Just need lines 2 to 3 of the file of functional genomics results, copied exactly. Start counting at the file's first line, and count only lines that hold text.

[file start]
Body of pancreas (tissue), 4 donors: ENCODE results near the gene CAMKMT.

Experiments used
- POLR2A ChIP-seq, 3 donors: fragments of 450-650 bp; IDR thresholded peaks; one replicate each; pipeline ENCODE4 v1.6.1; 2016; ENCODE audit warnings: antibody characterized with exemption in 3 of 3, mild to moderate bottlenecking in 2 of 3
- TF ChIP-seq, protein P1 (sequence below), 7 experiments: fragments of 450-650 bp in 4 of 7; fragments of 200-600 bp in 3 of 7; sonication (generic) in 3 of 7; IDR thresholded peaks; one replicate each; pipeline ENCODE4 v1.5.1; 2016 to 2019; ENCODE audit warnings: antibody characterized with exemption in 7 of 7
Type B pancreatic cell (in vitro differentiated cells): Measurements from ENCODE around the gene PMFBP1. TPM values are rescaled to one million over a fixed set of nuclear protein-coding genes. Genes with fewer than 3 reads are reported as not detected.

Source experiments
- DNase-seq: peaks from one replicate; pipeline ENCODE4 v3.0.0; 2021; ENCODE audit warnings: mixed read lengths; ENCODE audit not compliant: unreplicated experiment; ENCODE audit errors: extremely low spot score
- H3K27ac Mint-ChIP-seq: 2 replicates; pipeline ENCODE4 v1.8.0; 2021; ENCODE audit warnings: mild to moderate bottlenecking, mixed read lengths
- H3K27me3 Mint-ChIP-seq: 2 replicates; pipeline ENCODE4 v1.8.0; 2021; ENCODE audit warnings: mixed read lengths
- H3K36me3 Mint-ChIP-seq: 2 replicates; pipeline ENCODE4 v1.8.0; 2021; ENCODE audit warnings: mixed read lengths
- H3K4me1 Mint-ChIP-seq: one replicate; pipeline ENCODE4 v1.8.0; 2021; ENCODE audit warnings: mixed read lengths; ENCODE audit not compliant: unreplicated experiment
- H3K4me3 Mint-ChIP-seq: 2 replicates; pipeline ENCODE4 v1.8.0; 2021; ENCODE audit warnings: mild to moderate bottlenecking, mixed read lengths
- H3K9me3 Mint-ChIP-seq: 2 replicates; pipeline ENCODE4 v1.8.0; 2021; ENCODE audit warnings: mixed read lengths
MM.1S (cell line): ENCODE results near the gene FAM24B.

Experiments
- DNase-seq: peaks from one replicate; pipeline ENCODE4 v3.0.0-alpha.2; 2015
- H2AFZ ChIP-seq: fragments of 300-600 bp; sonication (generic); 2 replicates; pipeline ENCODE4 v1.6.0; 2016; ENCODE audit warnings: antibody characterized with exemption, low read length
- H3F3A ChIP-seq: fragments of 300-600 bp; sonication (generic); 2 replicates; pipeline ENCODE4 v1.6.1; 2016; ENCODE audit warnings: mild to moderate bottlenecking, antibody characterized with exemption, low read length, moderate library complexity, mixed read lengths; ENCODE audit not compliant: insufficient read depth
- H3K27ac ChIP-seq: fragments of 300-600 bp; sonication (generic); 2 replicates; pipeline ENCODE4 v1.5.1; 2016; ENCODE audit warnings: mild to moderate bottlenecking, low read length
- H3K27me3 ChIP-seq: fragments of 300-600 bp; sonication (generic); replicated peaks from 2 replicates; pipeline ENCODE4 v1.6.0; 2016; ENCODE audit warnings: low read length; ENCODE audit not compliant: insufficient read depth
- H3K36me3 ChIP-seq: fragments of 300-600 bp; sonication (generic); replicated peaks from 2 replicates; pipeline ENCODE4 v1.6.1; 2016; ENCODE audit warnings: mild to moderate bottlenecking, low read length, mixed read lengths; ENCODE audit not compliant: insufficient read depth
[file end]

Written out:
Experiments used
- POLR2A ChIP-seq, 3 donors: fragments of 450-650 bp; IDR thresholded peaks; one replicate each; pipeline ENCODE4 v1.6.1; 2016; ENCODE audit warnings: antibody characterized with exemption in 3 of 3, mild to moderate bottlenecking in 2 of 3